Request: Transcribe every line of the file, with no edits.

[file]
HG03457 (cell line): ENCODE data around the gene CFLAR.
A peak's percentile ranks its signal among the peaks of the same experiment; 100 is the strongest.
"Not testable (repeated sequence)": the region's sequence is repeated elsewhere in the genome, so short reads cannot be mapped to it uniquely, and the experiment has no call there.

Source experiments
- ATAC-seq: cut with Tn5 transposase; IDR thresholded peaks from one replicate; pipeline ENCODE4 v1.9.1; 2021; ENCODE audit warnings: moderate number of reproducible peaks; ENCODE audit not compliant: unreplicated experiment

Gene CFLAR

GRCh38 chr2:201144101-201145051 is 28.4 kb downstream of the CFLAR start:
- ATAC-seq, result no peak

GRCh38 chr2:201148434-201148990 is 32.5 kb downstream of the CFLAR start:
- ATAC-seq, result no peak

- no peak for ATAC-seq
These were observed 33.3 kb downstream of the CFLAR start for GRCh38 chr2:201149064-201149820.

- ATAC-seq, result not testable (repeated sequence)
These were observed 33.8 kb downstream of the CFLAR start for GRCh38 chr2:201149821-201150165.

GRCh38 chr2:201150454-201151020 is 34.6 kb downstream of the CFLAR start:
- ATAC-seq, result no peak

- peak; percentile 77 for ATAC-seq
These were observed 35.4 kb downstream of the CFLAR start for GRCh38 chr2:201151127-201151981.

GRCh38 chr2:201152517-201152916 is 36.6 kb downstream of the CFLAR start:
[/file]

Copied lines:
HG03457 (cell line): ENCODE data around the gene CFLAR.
A peak's percentile ranks its signal among the peaks of the same experiment; 100 is the strongest.
"Not testable (repeated sequence)": the region's sequence is repeated elsewhere in the genome, so short reads cannot be mapped to it uniquely, and the experiment has no call there.

Source experiments
- ATAC-seq: cut with Tn5 transposase; IDR thresholded peaks from one replicate; pipeline ENCODE4 v1.9.1; 2021; ENCODE audit warnings: moderate number of reproducible peaks; ENCODE audit not compliant: unreplicated experiment

Gene CFLAR

GRCh38 chr2:201144101-201145051 is 28.4 kb downstream of the CFLAR start:
- ATAC-seq, result no peak

GRCh38 chr2:201148434-201148990 is 32.5 kb downstream of the CFLAR start:
- ATAC-seq, result no peak

- no peak for ATAC-seq
These were observed 33.3 kb downstream of the CFLAR start for GRCh38 chr2:201149064-201149820.

- ATAC-seq, result not testable (repeated sequence)
These were observed 33.8 kb downstream of the CFLAR start for GRCh38 chr2:201149821-201150165.

GRCh38 chr2:201150454-201151020 is 34.6 kb downstream of the CFLAR start:
- ATAC-seq, result no peak

- peak; percentile 77 for ATAC-seq
These were observed 35.4 kb downstream of the CFLAR start for GRCh38 chr2:201151127-201151981.

GRCh38 chr2:201152517-201152916 is 36.6 kb downstream of the CFLAR start: